The first Donau Soja Market Report in 2024 predicts that the soybean cultivation area in Europe could increase by up to 10% this year to 5.6 million hectares.
There are numerous drivers, such as the relatively high prices for soy, the increasing demand for plant proteins, or policy incentives within the EU. Soy already experienced a record harvest in Europe in 2023, with an increase of almost 24% to 12.2 million tonnes compared to the previous year.
In the EU alone, 3 million tonnes of soy were harvested in 2023, 740,000 tonnes more than in 2022, which is an increase of a third on the previous year. This trend is likely to continue in 2024 – subject to this year's weather conditions.
“The upward trend and the favorable forecast is a great opportunity for the food industry to switch to certified regional soy from Europe. The advantage for producers and consumers is that it is GMO-free and guarantees that certified European soy is deforestation-free and therefore also meets the criteria of the EU Deforestation Regulation (EUDR),” said Donau Soja president, Matthias Krön.
GMO-free soya comes mainly from Europe
The soy harvest began in Brazil in mid-January. In recent months, prices for GMO-free soy have been relatively low compared to genetically modified soy from Brazil. As a result, demand from conventionally producing companies for GMO-free soy was higher and companies that process GMO-free soy felt a shortage in the market.
The supply of GMO-free soy in the EU shows some seasonal trends. Until April, demand can be met with GMO-free soy from the EU, Serbia and Ukraine. From May onwards, more GMO-free soy from the last harvest in Brazil will be used. However, Brazil, as a whole, produces less GMO-free soy than the EU. For 2024, the Brazilian GMO-free production is estimated at only around 2 to a maximum of 2.5 million tonnes. A total of more than 150 million tonnes of soy are produced in Brazil. The overwhelming majority of the Brazilian harvest is still genetically engineered soy.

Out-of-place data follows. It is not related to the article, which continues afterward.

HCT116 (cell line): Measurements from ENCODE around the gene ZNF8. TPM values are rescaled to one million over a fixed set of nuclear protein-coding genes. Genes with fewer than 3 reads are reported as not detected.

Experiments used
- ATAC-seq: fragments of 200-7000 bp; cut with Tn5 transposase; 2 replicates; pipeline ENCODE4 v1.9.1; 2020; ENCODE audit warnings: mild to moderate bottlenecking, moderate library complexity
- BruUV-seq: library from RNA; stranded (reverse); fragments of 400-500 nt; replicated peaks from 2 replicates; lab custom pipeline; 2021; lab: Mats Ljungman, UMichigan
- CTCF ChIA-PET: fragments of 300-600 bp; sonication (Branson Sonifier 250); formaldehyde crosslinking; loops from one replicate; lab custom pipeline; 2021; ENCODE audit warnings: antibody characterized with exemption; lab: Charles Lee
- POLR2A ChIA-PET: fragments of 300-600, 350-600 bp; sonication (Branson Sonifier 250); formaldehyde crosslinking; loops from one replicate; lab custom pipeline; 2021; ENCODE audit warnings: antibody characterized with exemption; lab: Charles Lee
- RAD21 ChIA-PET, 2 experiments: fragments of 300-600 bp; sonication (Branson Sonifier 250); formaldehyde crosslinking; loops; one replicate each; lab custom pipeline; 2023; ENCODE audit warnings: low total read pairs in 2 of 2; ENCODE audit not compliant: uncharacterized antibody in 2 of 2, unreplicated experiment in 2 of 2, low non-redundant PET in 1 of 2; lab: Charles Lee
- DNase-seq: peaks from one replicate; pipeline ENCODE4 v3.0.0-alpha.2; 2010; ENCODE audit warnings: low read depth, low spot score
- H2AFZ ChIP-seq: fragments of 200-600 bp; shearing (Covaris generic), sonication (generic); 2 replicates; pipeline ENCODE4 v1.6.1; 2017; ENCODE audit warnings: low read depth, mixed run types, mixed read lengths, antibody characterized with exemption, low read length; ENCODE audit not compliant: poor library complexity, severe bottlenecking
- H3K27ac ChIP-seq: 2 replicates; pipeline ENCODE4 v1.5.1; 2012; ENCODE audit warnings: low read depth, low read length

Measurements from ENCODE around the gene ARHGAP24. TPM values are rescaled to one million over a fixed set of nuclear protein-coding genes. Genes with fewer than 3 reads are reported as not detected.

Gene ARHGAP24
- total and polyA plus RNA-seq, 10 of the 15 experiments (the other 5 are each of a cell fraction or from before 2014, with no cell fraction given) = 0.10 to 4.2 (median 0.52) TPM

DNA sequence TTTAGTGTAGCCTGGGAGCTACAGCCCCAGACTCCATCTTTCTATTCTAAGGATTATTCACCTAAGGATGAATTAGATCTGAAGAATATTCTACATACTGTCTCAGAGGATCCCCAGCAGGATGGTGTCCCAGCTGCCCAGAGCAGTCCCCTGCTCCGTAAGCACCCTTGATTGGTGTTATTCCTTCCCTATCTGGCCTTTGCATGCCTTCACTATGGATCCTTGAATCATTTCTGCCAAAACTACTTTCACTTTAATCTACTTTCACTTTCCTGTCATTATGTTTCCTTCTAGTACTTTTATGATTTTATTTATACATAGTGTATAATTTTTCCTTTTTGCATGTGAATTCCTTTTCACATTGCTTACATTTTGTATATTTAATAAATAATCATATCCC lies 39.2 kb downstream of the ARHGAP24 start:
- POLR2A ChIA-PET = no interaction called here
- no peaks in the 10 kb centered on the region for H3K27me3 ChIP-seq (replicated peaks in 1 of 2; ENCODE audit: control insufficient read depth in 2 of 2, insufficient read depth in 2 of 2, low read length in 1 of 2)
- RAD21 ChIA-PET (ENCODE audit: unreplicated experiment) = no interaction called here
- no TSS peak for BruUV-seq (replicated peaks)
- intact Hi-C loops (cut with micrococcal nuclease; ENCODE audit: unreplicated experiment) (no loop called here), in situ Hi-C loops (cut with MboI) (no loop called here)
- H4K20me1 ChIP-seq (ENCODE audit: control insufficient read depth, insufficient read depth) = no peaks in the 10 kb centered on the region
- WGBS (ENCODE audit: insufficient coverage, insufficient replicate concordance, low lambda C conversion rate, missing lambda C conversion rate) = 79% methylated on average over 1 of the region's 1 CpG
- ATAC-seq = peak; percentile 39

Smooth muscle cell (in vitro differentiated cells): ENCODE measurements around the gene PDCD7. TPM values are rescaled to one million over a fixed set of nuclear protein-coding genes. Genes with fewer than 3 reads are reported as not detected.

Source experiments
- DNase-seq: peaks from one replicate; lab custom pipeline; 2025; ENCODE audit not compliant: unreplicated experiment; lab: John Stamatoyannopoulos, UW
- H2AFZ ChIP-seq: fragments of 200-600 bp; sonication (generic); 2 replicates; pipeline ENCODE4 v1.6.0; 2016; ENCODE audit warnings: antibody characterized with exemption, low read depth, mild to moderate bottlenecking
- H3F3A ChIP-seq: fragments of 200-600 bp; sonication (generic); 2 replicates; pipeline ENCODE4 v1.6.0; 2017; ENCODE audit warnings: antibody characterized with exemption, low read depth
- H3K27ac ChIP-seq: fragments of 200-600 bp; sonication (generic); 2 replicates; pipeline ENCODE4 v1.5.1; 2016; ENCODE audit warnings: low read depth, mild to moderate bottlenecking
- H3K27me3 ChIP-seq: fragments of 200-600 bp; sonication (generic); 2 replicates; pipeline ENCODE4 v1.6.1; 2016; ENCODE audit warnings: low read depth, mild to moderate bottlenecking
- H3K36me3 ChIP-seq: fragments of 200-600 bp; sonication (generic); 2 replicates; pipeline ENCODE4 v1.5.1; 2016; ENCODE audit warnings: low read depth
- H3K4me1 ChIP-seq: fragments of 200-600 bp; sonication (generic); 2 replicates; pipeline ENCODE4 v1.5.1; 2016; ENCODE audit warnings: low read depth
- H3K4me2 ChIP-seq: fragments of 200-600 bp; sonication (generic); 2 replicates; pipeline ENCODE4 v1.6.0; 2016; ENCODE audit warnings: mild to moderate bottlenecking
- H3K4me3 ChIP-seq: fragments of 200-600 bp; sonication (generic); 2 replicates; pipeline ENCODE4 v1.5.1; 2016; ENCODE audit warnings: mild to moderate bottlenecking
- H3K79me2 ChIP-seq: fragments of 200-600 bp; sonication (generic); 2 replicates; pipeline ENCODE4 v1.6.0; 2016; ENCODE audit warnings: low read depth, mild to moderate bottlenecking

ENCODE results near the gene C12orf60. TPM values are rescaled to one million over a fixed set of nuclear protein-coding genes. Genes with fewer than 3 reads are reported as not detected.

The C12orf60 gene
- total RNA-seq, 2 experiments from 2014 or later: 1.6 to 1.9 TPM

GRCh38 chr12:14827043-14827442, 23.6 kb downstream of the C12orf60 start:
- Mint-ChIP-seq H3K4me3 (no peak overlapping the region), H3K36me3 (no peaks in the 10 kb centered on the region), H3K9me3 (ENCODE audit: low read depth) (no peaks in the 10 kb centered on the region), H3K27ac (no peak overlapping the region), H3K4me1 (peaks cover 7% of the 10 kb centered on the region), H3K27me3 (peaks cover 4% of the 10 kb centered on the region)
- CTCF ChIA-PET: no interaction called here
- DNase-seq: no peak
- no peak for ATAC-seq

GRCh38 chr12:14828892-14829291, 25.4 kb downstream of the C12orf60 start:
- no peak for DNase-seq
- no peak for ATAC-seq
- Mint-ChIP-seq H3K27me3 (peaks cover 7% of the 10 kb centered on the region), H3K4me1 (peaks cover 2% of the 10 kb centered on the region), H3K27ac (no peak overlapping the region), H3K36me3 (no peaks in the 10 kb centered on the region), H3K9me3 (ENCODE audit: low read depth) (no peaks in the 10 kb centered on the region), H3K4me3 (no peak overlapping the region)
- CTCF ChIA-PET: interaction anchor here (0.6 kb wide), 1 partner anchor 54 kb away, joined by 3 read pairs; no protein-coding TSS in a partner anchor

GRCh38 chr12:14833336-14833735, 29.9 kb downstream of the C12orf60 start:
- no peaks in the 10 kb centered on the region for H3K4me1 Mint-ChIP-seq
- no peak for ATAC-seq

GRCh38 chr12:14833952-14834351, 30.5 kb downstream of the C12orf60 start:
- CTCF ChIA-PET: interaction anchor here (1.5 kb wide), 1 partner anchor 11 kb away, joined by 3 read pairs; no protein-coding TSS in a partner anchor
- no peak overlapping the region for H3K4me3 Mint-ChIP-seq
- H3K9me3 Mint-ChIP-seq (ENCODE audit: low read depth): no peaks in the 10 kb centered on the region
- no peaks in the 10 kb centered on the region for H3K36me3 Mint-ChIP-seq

In the future, it will be important for the food industry that supply chains for soy meet the requirements of the EU Deforestation Regulation (EUDR). These should be completely deforestation-free from farm to fork. This regulation will come into full force at the end of December 2024. The final criteria are currently being defined.
“The strict standards of Donau Soja/Europe Soya already meet the criteria of the EU Deforestation Regulation as far as they are known until now. Compared to Brazilian soya, the Donau Soja and Europe Soya certification achieve a reduction of up to 90% CO2, compared to non-certified soy from Europe a reduction of around 40% CO2,” Donau Soja said.